As if having every other form of entertainment be usurped by an obsession with everything vampire-related wasn’t enough, Timbaland looks to Twlight, True Blood, and the like as a major influence on “Morning After Dark”, the official first single from his Shock Value 2 album.
Part Anne Rice-inspired sex tale, but mostly a run-through of Timb’s usual bag o’ dizzying polyrhythmic tricks with the he say/ she say treatment that’s defined most of his popular output, “Morning After Dark” sees the mega-producer enjoying a “3P” of his own with pipsqueak-voiced duo Nelly Furtado and newcomer/ Mosley Music protogee SoShy playing bob and weave to the track’s restless drum shuffle and synth sprinklings.
Unfortunately, despite the trio’s best efforts to muster up some nocturnal heat amongst themselves, none of it really lands as anything all that especially exciting or even necessary (sort of like another A-list-affiliated SV2 album leak), but we’ll at least admit to it’s Euro-goth sizzle latching onto a competent club fizz, while the spiraling hook (where Tim tackles an interesting Bootsy Collins-esque yowl) eventually needles it’s way into your brain.
“Morning After Dark”:
One recently revealed Timbaland-produced number that is worthwhile (without the aid of repeated listenings) is “Skycap”, a Mary J Blige-led number that was originally conceived for, and eventually denied placement on, her 2007 Growing Pains album. A foolish move, we might add, since having this amongst it’s tracklisting could of easily scored that set a second major hit beyond “Just Fine”.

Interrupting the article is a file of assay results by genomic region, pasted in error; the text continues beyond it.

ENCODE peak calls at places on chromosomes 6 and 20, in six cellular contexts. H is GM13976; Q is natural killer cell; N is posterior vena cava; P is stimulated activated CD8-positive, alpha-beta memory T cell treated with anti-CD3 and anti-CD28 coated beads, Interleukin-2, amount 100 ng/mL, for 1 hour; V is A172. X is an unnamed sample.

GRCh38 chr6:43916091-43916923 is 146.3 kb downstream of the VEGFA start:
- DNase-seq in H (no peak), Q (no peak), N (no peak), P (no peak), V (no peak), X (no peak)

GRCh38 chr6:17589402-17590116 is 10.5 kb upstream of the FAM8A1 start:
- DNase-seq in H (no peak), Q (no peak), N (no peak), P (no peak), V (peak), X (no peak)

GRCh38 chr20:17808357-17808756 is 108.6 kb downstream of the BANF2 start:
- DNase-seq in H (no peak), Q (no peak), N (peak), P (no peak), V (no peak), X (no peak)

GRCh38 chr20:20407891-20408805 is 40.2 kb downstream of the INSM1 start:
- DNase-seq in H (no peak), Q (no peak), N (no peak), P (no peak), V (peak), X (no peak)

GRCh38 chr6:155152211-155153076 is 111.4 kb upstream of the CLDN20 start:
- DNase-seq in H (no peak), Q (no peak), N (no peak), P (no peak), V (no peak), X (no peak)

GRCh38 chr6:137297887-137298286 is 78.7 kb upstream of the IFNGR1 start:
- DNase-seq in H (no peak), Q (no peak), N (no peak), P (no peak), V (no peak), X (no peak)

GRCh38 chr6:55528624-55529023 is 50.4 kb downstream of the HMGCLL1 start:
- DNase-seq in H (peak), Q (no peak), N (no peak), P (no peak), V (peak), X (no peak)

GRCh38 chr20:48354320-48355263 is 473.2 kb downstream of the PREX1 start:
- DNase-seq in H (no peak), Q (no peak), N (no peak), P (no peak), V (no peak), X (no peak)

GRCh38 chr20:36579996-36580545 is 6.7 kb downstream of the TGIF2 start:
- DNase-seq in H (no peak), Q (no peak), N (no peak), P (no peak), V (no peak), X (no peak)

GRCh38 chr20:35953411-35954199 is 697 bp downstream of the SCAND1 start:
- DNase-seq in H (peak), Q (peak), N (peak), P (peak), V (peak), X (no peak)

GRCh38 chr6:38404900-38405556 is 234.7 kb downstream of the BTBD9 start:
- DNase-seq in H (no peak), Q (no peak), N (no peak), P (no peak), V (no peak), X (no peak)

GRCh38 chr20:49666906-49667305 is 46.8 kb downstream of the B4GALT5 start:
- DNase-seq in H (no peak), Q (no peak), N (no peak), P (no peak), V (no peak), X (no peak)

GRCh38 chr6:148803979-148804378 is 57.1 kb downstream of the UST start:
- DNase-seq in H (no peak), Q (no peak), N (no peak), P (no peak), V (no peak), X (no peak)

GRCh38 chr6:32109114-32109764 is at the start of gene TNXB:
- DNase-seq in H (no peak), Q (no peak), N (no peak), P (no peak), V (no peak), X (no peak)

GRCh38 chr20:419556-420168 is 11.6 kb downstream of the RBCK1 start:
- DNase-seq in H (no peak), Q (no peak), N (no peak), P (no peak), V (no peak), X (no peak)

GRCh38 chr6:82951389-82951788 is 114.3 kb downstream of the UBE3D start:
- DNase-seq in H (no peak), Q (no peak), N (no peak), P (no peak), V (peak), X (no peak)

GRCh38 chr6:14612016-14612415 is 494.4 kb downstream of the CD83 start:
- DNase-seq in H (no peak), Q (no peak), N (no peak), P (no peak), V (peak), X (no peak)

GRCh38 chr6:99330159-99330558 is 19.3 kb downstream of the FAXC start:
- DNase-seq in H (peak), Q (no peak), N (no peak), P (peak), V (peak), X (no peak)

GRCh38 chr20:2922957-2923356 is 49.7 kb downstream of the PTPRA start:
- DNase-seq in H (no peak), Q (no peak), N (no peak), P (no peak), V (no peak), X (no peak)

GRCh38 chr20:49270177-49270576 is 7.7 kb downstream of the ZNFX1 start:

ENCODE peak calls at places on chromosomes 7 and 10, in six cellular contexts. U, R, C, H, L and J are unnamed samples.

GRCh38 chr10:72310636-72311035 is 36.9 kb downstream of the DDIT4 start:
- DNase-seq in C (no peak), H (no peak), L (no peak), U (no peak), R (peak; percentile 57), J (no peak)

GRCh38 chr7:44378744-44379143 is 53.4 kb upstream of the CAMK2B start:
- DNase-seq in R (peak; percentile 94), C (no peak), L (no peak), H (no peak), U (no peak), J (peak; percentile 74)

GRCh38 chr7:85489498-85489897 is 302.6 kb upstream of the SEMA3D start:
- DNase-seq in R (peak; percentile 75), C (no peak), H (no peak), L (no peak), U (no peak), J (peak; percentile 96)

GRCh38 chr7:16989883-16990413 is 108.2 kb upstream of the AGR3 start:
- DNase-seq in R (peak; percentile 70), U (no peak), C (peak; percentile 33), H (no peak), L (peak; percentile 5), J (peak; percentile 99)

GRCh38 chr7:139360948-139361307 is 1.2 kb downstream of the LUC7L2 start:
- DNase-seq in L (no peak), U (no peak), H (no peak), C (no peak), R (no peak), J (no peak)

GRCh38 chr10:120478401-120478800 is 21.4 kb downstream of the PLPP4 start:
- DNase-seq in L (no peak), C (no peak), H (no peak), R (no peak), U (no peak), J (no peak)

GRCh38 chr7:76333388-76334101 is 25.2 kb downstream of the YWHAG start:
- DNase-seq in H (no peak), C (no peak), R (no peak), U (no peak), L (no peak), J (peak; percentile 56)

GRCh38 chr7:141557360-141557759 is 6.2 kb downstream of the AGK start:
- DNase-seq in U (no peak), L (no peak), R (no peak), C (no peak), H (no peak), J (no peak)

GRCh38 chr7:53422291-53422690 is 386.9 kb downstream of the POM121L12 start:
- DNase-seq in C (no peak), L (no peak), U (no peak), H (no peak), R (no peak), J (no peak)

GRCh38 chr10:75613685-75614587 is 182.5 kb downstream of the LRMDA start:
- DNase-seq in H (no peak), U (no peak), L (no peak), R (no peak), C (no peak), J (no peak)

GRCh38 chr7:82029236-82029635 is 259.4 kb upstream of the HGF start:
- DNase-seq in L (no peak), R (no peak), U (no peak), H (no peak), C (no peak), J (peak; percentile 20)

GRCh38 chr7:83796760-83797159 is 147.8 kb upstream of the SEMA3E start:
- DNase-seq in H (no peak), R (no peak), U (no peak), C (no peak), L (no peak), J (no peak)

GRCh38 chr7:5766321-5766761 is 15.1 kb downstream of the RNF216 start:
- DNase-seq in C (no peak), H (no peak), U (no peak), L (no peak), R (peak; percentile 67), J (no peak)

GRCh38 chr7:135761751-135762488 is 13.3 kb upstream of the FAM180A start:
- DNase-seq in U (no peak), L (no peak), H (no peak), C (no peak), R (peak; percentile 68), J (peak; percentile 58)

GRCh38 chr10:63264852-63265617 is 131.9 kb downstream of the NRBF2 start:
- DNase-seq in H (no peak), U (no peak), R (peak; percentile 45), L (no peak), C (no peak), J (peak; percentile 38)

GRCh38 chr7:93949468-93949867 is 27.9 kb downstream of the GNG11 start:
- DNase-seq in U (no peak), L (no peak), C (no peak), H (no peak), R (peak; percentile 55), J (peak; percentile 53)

Atop a hypnotic beat of lively percussion/ drums and what sounds like a swarm of evil goblin children chanting “I’m falling” while being flushed down a toilet (oh, how our imagination makes us giggle sometimes), Mary J starts off throwing down like she used to back in her pre-“No More Drama” days, as she looks back on a couple of old relationships gone sour (“The first love I let inside my life/ Had me afraid to fly/ Had my head in the clouds/ And meanwhile he let me crash…”).
But before you get a chance to seriously worry over (or celebrate, depending on your stance) the soul diva regressing back to a previous era of endless tear-stained, no-good-men-littered R&B melodrama, Blige is rescued from her depression by a knight in shining armor, one who isn’t easily scared off by all of her “baggage” and brings with him “a first class love” so great, she feels like she’s soaring through the clouds above. “I don’t even wanna land/ Got myself a helluva man,” she sings, an infectious joy just beaming off her every note.
We’ll never understand why this one was left on the cutting room floor.